A pair of large, landmark studies published Monday in the Annals of Internal Medicine found that drinking around three to five cups of coffee per day can be part of a healthy diet and that coffee drinkers had a lower risk of death, particularly from circulatory and digestive tract diseases.
That's not to say that coffee drinking can make you immortal, at least not yet. Death eventually gets coffee drinkers too, but there appears to be an association between regular cups of joe and delaying that meeting with the creepy dude holding a scythe.
"We found that drinking more coffee was associated with a more favorable liver function profile and immune response," explained Dr. Marc Gunter of the International Agency for Research on Cancer (IARC) and formerly of Imperial College London.
Gunter is lead author of one of the studies, which involved data from over half a million people across ten European countries and 16 years of follow-up research. The study was the largest of its kind yet.
The second new study from the Keck School of Medicine of the University of Southern California found that the health benefits of coffee was found in both white and non-white populations, which can have different lifestyles and health risks. Interestingly, it also found both caffeinated and decaffeinated coffee seem to provide the same health benefits.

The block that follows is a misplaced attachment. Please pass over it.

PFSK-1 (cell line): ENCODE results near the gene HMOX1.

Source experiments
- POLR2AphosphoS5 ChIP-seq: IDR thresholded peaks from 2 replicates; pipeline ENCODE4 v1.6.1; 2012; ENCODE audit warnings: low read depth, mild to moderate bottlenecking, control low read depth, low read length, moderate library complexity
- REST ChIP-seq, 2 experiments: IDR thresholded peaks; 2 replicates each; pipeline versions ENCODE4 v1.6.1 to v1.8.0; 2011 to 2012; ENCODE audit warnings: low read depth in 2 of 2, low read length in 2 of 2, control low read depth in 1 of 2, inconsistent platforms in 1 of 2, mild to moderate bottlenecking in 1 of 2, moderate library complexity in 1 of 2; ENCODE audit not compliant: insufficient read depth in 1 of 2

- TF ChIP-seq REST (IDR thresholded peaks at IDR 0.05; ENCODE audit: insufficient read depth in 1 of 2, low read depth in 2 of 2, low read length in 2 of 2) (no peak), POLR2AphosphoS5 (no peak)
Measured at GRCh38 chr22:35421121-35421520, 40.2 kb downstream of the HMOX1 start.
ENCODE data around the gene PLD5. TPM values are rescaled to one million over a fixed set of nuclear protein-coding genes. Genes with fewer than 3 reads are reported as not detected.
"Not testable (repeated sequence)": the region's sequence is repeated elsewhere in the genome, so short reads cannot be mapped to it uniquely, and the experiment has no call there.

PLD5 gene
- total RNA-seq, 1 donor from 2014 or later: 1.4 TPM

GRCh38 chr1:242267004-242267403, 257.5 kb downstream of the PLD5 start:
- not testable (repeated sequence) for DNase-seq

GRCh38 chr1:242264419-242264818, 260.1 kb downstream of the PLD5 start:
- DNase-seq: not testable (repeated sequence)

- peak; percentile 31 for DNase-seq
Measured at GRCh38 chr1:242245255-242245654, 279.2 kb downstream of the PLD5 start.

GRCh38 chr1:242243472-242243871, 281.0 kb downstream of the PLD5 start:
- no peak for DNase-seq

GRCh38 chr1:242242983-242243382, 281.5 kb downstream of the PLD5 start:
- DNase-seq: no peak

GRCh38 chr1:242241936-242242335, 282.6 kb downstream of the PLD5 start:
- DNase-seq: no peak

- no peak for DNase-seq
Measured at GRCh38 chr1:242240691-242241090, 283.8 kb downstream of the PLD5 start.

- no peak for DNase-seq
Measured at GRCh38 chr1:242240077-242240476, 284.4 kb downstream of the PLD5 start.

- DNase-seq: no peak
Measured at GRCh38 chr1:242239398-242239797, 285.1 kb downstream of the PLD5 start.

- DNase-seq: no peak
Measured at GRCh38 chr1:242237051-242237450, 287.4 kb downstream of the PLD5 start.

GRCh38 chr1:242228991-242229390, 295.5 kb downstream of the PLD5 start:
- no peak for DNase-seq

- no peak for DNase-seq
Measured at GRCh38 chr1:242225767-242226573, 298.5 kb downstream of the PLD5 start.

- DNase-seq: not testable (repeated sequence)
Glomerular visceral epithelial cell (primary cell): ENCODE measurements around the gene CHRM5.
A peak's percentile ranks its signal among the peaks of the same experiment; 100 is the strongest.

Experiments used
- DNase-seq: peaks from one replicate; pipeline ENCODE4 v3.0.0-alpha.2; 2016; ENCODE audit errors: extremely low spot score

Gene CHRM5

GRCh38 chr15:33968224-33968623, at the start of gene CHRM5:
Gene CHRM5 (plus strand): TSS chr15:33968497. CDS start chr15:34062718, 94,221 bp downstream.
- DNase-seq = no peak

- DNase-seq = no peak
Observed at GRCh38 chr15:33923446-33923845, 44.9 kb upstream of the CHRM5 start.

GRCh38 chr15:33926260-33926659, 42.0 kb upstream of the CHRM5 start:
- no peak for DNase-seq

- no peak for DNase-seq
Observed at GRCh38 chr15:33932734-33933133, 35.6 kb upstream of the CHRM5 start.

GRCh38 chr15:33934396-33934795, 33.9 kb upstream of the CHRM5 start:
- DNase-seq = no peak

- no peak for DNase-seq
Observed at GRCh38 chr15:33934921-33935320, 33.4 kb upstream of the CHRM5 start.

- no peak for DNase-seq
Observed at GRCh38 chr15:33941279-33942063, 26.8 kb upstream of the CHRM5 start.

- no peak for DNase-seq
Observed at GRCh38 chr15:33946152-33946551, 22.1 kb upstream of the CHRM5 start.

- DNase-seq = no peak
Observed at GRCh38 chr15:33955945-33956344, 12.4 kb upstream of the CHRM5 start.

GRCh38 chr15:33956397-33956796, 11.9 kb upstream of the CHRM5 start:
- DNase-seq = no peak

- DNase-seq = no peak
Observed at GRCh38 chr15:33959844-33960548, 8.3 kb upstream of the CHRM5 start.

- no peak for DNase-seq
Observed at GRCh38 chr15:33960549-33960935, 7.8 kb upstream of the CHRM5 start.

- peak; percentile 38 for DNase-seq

To be clear, these studies are pointing out a correlation between people who drink coffee that shows they seem to live longer and avoid certain diseases more often than non-coffee drinkers in the same study cohort. It can't be said for sure that coffee made them live longer, but there's a clear association in the data between a java habit and avoiding death a little longer.
"Due to the limitations of observational research, we are not at the stage of recommending people to drink more or less coffee. That said, our results suggest that moderate coffee drinking... is not detrimental to your health, and that incorporating coffee into your diet could have health benefits."